A performance audit that was conducted by the Office of the Auditor-General of the Federation has revealed that the Integrated Payroll and Personnel Information System (IPPIS) may be subject to internal sabotage.
This is as a result of findings that operators of the platform still have access to the backend of the platform; that gives them the leeway to manipulate the system at will.
Former auditor-general of the Federation, Mr. Ukura Tyonongo said the good intention of the government for introducing the IPPIS has been defeated due to the antics of the operators.
“The intention of the government was good but the operators messed it up,” the immediate past AGF revealed in an interview.
According to the specialised audit, “some contractors from Soft Alliance Ltd have access to the database and the ability to set up new users and to change live data and could not easily be identified.”
IPPIS is a unified platform for payment of salaries and wages directly to Government employees’ bank accounts with appropriate deductions and remittances.
The report further showed that application controls have not been activated in IPPIS.
For example, gross pay is input from salary and allowance tables; rather than the actual amounts being input directly. Completeness checks are not activated to ensure that all necessary data has been entered; for example, bank account number, grade level, and job title and duplicate checks to check, for example; that bank account numbers or employee numbers are not used by more than one payee.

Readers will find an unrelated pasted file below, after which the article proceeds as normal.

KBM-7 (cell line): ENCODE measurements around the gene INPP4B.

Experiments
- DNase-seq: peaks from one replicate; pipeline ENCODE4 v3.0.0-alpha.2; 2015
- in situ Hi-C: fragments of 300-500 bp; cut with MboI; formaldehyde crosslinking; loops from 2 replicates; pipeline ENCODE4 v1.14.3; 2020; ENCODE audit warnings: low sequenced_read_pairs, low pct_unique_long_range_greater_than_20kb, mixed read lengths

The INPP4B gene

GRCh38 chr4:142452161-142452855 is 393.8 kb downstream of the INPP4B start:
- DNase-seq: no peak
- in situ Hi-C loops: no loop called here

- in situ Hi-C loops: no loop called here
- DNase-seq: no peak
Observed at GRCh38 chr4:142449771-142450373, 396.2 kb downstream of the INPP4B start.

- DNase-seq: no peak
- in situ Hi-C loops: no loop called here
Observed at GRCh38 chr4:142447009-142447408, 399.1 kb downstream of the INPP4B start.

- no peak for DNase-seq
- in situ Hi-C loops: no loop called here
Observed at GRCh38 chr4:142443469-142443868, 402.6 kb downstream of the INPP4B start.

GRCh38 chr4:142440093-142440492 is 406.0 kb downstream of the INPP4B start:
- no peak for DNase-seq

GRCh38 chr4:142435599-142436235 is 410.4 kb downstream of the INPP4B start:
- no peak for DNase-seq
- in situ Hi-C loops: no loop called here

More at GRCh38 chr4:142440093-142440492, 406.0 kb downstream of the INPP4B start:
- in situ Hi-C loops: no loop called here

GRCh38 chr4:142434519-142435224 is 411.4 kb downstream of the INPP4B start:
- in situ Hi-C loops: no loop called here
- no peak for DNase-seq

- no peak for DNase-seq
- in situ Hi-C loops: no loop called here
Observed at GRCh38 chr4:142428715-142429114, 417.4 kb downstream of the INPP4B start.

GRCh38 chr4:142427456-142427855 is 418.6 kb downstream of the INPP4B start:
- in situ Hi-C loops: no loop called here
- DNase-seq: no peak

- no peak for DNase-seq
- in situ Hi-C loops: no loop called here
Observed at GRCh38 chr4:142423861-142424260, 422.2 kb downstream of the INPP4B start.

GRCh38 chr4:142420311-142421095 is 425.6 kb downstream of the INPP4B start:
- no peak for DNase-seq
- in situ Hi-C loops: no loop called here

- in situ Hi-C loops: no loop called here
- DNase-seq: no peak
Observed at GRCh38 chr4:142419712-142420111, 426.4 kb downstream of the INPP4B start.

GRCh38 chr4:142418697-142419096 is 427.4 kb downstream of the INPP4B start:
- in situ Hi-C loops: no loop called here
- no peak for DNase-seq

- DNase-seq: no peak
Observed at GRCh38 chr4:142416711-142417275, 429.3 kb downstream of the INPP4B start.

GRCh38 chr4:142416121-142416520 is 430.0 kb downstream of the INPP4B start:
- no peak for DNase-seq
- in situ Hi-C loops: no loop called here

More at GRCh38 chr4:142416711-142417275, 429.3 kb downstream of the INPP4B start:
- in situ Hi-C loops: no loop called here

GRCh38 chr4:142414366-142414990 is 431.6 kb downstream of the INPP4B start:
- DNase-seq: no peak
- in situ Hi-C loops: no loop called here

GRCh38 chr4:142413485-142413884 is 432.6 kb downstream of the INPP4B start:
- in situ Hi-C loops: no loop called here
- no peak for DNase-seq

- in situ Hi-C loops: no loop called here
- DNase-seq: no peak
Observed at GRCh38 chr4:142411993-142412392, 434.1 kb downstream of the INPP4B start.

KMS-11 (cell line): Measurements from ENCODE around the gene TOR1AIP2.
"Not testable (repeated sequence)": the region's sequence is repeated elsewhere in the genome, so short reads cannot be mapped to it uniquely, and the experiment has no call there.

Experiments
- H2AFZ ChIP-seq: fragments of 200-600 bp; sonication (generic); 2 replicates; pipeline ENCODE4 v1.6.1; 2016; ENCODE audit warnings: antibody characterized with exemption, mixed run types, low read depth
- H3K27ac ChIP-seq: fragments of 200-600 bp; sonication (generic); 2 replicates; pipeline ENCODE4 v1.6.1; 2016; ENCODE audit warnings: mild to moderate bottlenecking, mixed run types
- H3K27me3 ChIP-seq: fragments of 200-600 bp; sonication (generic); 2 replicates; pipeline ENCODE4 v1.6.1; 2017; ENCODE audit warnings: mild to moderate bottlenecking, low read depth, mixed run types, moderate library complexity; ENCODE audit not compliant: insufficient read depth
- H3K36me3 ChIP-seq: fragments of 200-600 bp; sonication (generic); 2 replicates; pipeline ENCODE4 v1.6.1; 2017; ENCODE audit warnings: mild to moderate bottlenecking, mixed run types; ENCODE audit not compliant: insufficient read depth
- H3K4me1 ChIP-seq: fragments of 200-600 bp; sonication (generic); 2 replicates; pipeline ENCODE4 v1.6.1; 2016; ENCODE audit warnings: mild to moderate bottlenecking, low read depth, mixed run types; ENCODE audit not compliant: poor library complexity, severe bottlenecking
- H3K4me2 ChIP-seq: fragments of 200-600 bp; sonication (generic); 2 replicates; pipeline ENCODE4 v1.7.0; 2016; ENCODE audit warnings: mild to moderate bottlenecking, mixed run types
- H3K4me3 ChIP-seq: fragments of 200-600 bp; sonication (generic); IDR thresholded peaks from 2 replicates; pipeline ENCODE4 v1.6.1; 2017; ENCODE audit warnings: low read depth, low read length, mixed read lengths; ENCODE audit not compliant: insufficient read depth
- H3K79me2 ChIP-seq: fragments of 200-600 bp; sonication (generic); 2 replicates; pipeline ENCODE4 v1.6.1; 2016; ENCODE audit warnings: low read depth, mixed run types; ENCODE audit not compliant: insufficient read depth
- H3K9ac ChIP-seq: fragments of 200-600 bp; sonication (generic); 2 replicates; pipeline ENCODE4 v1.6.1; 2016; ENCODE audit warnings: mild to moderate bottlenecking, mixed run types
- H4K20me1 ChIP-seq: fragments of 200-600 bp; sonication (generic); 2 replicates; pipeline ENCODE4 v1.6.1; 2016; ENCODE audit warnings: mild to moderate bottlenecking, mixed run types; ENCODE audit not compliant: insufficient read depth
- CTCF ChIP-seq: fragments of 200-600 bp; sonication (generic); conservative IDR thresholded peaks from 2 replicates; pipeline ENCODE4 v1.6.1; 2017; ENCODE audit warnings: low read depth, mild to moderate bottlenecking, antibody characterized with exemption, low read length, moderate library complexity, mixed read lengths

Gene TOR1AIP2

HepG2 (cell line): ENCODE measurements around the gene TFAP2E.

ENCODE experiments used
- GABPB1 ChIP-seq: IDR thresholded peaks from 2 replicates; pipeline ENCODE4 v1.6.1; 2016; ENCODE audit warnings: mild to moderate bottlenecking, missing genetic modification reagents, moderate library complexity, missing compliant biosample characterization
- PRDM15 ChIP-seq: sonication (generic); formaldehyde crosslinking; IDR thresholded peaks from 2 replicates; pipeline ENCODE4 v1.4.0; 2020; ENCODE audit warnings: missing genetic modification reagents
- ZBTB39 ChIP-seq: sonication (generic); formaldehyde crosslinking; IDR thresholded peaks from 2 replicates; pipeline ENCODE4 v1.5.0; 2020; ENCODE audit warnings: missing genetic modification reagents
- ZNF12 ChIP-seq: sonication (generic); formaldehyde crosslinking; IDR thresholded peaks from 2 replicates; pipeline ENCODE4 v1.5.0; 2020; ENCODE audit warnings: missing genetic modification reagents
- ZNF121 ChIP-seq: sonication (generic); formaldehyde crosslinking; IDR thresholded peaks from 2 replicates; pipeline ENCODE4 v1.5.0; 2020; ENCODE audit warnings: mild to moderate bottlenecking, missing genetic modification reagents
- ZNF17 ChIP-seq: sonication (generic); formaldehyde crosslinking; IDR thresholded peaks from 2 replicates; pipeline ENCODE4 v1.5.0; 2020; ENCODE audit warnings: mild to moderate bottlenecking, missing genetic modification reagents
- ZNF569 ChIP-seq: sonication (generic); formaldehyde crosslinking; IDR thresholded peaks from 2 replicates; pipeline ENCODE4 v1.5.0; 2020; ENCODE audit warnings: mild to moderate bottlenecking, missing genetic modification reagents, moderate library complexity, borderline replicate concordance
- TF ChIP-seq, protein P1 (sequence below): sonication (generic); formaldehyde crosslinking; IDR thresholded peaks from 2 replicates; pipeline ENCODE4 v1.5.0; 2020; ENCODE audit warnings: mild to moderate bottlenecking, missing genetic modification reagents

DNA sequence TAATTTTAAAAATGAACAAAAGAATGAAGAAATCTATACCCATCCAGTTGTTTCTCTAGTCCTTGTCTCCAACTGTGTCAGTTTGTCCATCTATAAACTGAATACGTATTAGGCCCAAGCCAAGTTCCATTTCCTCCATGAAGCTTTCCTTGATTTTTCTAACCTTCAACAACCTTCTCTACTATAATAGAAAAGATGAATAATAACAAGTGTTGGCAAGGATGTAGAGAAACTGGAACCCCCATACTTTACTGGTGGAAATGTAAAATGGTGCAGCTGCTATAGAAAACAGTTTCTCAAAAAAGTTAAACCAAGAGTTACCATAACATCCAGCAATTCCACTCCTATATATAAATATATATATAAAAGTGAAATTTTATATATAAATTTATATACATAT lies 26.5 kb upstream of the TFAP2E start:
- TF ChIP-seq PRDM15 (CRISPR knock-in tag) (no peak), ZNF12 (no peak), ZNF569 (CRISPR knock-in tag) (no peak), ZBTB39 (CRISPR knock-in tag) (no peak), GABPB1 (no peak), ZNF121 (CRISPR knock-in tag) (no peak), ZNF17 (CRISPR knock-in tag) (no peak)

“Reasonableness checks are not activated so that an officer of age less than 18 years; or more than 60 years can still be paid,” the report said.
“User profiles are not adequately restricted, so for example; an officer in one MDA can amend the payroll date for other MDAs.
“The ability to create new users on the system is not adequately protected and restricted to a few; ‘Superusers’. Changes to the date of birth and date of the first appointment are not adequately controlled.”
As a result of these deficiencies in the controls, the audit identified a series of potential overpayments.
The findings of the AGF audit showed that passwords do not expire after 90 days; so officers could use their password after leaving the service.